Shakespeare's Horse

He was a man knew horses, so we moved
As wills were one, and all was won at will,
In hand with such sleight handling as improved
Those parks and parcels where we’re racing still,

Pounding like pairs of hooves or pairs of hearts
Through woodland scenes and lush, dramatic spaces, 
With all our parts in play to play all parts
In pace with pace to put us through his paces.

Ages have passed. All channels channel what
Imagined these green plots and gave them names
Down to the smallest role, if and and but,
What flies the time (the globe gone up in flames),

What thunders back to ring the ringing course
And runs like the streaking will, like Shakespeare’s horse.

Copyright © 2014 by Joseph Harrison. Used with permission of the author. This poem appeared in Poem-A-Day on April 10, 2014. Browse the Poem-A-Day archive.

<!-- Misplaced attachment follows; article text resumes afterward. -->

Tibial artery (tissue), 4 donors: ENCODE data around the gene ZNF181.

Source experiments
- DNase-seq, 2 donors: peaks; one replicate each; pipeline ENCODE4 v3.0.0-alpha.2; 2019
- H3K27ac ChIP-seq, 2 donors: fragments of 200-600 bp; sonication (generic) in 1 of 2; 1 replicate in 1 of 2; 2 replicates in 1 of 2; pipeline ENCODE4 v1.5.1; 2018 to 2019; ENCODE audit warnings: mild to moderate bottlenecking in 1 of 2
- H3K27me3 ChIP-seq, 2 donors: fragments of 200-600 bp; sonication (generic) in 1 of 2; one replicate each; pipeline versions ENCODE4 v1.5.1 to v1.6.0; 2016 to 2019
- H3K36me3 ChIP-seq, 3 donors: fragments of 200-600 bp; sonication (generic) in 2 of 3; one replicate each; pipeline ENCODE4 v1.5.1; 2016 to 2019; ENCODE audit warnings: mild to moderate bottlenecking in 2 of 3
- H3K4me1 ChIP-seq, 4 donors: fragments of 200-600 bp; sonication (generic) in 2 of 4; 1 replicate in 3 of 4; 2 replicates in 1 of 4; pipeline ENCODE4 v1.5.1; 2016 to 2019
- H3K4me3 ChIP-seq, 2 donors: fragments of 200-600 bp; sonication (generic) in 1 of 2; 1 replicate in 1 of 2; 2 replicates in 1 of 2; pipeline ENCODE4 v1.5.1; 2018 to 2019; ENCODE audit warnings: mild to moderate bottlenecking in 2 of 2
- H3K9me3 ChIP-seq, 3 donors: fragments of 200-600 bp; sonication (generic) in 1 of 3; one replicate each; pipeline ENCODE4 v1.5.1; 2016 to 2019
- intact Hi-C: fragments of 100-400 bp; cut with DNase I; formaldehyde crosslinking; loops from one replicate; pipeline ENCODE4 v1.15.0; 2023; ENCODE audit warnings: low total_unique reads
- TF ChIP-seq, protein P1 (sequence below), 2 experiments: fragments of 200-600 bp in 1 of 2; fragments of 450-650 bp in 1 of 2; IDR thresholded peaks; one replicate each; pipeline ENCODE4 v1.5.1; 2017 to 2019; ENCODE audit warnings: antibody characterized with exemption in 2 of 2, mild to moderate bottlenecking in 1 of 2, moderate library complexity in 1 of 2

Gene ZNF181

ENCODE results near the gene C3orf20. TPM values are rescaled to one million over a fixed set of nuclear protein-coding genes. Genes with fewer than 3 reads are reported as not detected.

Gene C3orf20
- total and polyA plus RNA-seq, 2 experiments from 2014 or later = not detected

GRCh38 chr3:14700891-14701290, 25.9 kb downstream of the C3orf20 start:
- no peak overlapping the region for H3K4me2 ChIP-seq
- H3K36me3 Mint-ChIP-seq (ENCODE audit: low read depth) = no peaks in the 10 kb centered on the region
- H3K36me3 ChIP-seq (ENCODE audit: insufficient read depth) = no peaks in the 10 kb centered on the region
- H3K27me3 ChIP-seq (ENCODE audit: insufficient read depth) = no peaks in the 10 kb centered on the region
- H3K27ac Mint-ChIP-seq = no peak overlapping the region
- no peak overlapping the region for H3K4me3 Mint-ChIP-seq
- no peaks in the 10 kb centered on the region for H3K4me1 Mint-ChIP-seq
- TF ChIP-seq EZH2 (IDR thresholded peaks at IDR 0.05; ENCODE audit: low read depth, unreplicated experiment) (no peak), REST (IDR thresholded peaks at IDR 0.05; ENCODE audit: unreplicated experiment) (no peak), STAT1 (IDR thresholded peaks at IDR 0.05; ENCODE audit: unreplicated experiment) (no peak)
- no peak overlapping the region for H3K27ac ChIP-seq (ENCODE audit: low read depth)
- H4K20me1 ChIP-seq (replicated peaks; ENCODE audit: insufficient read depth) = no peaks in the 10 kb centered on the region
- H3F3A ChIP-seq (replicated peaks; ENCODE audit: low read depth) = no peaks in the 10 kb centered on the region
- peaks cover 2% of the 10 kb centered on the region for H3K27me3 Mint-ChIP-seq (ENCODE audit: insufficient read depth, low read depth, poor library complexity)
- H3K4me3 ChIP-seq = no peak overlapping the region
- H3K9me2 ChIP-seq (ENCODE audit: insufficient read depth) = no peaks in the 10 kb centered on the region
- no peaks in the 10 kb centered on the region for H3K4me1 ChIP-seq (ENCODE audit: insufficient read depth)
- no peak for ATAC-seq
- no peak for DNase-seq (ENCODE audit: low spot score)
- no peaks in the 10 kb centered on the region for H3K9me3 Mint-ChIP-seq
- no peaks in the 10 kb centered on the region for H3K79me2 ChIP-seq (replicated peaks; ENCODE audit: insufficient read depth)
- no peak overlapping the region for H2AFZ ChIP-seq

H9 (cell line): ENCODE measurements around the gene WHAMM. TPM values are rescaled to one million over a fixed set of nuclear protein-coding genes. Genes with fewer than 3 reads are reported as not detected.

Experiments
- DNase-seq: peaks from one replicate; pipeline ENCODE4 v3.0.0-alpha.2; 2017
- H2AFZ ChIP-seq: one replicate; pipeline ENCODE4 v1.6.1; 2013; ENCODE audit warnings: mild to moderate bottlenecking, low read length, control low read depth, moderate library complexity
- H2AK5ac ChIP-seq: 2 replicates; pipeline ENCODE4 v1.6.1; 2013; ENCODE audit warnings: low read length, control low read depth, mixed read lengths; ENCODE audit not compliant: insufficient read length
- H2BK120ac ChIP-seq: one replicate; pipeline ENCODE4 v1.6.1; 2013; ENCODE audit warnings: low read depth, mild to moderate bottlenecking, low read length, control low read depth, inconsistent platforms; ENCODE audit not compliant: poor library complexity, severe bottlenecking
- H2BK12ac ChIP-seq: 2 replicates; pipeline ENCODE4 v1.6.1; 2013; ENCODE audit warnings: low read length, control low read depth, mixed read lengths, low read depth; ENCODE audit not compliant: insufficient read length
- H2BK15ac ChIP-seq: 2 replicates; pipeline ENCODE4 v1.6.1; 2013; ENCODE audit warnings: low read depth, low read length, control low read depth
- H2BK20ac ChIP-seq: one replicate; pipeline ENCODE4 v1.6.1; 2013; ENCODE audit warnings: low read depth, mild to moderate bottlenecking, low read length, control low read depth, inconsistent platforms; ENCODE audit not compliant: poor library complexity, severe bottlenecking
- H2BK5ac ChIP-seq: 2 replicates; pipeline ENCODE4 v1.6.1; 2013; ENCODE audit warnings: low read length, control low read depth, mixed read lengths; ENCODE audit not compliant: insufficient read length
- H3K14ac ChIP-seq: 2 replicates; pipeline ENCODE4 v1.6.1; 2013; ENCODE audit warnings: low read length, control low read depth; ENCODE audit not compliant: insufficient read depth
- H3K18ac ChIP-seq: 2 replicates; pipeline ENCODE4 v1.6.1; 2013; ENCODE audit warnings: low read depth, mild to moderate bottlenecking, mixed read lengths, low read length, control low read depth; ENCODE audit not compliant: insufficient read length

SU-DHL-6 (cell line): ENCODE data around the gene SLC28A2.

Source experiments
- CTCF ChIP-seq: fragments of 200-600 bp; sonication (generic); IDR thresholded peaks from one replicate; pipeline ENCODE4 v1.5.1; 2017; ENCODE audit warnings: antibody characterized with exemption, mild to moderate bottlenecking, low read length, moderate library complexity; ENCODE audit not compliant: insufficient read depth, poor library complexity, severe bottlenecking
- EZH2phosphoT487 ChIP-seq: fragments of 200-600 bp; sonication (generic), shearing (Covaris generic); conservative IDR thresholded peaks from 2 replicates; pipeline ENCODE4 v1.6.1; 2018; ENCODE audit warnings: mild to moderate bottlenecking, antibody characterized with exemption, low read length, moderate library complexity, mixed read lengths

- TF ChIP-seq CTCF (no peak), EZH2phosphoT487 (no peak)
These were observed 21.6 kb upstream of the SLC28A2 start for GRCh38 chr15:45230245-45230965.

About this Poem

“The story that Shakespeare got his start in theater by taking care of the horses audience members rode to plays, serving as the Elizabethan equivalent of a parking valet, is probably apocryphal. But he would have ridden horses frequently, especially as he traveled between London and Stratford. Though he may never have owned one, I like to imagine that for several years he had a particular favorite, and that he even, on occasion, composed in his head while he rode.”

—Joseph Harrison